Thursday, 15 September 2022

"The idea that the Europeans stole some land which had belonged in perpetuity to any one tribe is ludicrous."

"The idea that the Europeans stole some land which had belonged in perpetuity to any one tribe is therefore ludicrous. The situation in most of North America was similar to northern Europe on the eve of the Germanic migrations, or western Europe as the Celts were moving across the landscape. Precisely to whom the land belonged in any given century at these periods in history was anyone’s guess. The very notion of property is a Graeco-Roman invention which most cultures found foreign until quite recently. But Europeans of the time had little chance of grasping this difference. What the Europeans did in the New World was insert themselves into a fluid power struggle which had been ongoing for millennia. Many Native American chiefs were ready to pledge allegiance to the Great ‘Chief of the English’, as a political expedient, just as various English colonies sided with this or that Native American ‘Great Chief’. Despite a few sensational cases of duplicity, most of the time, Europeans tried to buy land from Indians, just like they would buy an acre of land in England. If the local chief assented to this and liked the price, where then was the crime? Many individual Europeans believed that according to the norms of both parties, they had legal usufruct to the land they were working. To judge this as theft is therefore anachronistic...
    "During the Cold War and the Gulf Wars, liberal historians called out excessive nationalism and jingoism, based on the legitimate fear that military types might start a war for no good reason... So there is always a place for liberal critique within history. But on this issue, it’s more difficult to see the value of Pilgrim-bashing to today’s Native Americans, apart from making them bitter and resentful, and everyone else feel guilty and ashamed.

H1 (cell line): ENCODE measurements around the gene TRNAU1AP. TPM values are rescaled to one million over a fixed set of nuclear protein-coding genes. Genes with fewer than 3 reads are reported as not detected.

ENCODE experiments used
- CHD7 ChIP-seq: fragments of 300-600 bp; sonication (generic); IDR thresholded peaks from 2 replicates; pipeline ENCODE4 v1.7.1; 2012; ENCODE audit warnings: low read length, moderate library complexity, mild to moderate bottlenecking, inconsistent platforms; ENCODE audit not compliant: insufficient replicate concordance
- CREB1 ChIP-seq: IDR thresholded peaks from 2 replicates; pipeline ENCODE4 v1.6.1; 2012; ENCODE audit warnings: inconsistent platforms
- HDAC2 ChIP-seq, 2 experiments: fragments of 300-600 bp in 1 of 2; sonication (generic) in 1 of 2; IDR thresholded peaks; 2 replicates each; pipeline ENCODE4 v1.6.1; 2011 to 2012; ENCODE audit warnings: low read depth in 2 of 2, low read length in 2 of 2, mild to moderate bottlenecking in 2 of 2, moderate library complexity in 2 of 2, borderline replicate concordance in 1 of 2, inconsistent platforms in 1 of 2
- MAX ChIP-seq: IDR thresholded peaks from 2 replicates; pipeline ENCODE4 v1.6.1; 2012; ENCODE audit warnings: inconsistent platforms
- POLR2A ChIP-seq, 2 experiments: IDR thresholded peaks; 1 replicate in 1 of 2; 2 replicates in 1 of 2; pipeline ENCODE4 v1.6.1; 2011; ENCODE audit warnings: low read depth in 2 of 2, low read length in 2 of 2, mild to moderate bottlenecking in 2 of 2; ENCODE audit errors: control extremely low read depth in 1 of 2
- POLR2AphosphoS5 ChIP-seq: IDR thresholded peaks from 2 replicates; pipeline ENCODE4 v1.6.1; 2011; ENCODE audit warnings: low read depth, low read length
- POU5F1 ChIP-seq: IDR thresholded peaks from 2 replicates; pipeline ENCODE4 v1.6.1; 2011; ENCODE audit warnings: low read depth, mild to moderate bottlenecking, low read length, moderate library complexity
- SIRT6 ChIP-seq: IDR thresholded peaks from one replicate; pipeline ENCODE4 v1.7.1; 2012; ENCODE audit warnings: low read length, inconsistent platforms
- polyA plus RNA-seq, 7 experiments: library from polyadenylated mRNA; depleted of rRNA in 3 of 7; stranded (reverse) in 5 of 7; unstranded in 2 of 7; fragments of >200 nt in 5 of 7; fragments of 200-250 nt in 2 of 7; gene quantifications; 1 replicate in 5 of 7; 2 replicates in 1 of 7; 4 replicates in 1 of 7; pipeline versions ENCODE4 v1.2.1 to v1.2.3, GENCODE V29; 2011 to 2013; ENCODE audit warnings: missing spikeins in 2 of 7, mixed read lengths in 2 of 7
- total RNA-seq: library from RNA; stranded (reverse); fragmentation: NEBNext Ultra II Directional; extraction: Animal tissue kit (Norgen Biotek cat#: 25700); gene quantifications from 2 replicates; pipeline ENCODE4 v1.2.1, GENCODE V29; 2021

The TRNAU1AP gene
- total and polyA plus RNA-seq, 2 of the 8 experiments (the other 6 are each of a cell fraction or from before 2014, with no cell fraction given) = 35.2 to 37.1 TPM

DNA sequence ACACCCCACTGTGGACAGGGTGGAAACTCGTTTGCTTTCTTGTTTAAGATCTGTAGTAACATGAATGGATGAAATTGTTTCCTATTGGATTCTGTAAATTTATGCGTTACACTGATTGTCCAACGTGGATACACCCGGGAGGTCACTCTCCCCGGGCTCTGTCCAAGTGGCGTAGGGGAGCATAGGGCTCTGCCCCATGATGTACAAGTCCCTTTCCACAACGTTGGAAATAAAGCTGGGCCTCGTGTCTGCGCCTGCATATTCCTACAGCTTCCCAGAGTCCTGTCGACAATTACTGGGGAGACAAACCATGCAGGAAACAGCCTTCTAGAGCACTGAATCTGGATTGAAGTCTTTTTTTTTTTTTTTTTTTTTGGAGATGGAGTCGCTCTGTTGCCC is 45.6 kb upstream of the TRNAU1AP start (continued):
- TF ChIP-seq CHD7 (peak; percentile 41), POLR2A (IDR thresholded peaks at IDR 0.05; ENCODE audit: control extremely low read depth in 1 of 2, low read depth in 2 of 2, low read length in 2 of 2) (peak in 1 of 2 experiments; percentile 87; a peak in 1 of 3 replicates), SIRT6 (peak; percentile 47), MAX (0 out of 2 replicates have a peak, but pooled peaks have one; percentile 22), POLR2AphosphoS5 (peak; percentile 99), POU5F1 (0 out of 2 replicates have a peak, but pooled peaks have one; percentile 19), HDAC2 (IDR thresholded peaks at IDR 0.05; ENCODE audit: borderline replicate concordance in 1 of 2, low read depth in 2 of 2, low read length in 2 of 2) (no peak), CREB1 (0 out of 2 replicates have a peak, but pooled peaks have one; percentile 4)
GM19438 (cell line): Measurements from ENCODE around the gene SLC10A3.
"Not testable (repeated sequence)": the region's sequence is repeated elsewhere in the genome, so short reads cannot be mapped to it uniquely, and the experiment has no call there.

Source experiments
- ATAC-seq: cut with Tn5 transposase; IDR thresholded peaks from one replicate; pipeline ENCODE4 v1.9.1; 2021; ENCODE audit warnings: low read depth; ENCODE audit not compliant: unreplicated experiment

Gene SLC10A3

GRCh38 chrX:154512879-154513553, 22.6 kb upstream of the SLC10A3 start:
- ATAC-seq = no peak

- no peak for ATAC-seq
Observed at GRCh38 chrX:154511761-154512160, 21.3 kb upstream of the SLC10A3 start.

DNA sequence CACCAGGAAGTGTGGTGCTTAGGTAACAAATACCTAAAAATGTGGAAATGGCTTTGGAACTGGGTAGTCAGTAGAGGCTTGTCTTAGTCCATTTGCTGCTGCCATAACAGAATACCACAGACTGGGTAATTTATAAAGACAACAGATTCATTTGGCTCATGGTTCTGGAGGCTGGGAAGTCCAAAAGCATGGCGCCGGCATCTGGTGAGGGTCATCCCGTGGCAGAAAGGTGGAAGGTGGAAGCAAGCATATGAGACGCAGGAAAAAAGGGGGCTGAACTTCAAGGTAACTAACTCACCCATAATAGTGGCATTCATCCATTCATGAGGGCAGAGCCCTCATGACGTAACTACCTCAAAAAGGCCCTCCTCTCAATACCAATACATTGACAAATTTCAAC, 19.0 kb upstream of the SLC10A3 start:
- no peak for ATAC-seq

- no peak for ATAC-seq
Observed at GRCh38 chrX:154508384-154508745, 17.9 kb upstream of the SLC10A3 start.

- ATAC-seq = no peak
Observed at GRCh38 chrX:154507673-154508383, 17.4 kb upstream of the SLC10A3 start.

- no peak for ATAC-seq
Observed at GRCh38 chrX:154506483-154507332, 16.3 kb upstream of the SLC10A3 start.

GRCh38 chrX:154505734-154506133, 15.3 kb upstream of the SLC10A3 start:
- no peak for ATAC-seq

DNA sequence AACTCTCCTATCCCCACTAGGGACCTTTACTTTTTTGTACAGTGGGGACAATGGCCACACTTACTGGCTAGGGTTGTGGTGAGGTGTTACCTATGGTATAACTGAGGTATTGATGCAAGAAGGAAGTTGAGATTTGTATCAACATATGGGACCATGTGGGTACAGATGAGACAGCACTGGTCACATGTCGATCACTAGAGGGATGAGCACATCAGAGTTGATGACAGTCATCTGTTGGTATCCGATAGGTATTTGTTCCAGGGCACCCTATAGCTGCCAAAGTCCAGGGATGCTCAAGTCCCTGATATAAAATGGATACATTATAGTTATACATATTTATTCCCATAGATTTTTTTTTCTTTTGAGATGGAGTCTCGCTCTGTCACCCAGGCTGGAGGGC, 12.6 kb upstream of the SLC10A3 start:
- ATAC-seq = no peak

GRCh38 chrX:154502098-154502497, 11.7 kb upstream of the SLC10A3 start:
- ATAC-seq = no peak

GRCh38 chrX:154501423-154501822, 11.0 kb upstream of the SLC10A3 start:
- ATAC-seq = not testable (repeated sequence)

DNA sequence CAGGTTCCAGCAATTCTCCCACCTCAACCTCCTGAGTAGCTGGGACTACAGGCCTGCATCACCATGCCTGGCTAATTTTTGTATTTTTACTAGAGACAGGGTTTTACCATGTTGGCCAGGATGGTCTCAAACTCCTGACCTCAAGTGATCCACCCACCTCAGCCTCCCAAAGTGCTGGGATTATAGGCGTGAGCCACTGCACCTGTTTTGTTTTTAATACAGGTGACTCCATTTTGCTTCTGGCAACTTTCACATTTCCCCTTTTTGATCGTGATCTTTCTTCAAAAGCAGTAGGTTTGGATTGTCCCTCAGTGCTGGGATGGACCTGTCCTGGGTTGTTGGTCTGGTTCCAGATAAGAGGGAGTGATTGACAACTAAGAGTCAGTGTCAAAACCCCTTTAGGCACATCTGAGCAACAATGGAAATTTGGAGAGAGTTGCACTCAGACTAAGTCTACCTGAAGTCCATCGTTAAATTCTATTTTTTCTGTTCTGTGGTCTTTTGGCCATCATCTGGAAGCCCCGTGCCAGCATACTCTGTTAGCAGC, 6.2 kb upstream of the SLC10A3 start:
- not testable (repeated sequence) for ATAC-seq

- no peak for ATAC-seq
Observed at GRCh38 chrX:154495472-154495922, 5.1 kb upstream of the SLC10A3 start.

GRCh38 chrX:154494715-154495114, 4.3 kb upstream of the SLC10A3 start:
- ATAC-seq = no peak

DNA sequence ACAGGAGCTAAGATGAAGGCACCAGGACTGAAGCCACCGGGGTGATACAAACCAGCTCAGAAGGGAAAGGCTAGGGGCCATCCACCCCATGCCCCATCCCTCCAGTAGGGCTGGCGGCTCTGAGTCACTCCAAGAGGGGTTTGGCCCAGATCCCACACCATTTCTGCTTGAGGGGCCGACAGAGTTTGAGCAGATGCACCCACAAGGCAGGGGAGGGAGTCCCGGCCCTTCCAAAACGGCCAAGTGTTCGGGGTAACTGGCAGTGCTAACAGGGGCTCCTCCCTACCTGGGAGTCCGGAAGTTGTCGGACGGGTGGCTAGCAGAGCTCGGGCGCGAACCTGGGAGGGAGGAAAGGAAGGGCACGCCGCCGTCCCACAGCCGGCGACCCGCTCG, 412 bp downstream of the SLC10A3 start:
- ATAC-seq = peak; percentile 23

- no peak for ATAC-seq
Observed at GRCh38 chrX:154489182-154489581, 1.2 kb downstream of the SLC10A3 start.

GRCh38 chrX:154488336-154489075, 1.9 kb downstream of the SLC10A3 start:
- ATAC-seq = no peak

"​The real reason to perpetuate such a disastrously one-sided view, it seems, is if one is in a tiny minority of activists who has ‘drunk the kool-aid’ of Cultural Marxism — an ideology bent on bringing maximum embarrassment to Capitalism, Democracy, Western Civilisation and Europeans in general, in the vain hope that this will somehow bring about a sort of… what? Revolution? Really? Let’s not be naive. The only reason to be this consistently, this unreasonably angry about things which happened centuries ago, is if one sees the entirety of experience through the lens of perpetual racism and victimisation, and crucially, if one does not believe in the power of democracy to correct these wrongs....
    "It is high time that historians spoke out against the dangerous misuse of history which supports the zealotry and iconoclasm currently emanating from our educational systems. This has become far too culturally dominant, far too damaging to global society, for us to ignore it any further. In the name of science, fairness, level-headedness, humanity, and democracy itself."
~ Historian Jeff Fynn-Paul, from his article  'The myth of the ‘stolen country’ '

1 comment:

MarkT said...

Very well said. Applies equally, if not more so to most of the criticism of colonialism in NZ too.